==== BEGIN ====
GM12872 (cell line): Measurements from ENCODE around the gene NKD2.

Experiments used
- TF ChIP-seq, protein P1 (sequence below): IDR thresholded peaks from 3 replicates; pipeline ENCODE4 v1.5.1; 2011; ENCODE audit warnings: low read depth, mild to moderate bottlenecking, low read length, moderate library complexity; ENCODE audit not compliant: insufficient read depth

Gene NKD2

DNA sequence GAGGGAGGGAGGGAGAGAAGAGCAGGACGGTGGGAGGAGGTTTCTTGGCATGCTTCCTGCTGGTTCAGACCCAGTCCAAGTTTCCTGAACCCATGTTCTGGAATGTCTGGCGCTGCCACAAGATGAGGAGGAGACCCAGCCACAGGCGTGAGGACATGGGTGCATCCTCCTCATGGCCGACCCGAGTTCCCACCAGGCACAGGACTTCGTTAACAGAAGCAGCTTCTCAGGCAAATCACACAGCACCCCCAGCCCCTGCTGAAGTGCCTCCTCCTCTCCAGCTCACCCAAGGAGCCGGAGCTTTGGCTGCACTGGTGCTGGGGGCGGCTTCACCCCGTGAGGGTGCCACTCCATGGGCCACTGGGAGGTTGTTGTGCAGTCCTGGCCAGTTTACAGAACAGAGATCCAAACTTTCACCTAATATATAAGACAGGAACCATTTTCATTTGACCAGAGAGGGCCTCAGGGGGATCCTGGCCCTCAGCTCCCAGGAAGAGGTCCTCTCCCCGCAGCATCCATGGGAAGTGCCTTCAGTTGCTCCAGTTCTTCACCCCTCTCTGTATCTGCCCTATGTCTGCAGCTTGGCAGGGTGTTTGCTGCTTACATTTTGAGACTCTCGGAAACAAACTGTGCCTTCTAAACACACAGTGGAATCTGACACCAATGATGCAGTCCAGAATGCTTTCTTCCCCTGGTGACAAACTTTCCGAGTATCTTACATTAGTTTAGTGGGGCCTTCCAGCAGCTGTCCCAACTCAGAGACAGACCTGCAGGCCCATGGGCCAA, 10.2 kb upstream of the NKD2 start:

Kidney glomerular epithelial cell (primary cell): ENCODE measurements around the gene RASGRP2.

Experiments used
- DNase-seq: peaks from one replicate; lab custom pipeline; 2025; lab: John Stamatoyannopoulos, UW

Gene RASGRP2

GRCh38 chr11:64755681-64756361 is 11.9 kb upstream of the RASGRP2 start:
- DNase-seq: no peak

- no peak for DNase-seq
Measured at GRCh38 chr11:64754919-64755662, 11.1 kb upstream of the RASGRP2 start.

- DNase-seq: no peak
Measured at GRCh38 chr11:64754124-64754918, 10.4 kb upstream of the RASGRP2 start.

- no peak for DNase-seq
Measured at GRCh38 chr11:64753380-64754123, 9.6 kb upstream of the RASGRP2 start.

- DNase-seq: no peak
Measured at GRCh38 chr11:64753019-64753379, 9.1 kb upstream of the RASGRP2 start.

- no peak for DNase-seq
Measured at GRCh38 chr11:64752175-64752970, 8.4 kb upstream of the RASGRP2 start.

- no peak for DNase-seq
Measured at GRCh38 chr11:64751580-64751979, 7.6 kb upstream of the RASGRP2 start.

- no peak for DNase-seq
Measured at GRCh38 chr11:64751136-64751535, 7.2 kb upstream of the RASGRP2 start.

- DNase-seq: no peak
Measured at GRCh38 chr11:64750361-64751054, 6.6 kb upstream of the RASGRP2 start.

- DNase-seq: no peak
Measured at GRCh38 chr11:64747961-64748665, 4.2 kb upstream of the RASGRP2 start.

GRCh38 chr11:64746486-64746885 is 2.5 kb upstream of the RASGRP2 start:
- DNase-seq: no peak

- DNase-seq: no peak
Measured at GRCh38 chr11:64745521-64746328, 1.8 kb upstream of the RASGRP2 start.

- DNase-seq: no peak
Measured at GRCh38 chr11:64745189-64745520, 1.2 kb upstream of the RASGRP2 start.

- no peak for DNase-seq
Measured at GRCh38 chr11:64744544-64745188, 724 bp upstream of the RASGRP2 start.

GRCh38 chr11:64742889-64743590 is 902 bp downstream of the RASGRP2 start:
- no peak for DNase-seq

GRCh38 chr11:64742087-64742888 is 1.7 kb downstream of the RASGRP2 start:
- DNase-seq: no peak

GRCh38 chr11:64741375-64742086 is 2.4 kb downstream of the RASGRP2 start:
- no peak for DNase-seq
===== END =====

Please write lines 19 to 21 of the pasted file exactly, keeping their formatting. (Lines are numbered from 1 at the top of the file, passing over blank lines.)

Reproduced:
Measured at GRCh38 chr11:64753019-64753379, 9.1 kb upstream of the RASGRP2 start.

- no peak for DNase-seq
Measured at GRCh38 chr11:64752175-64752970, 8.4 kb upstream of the RASGRP2 start.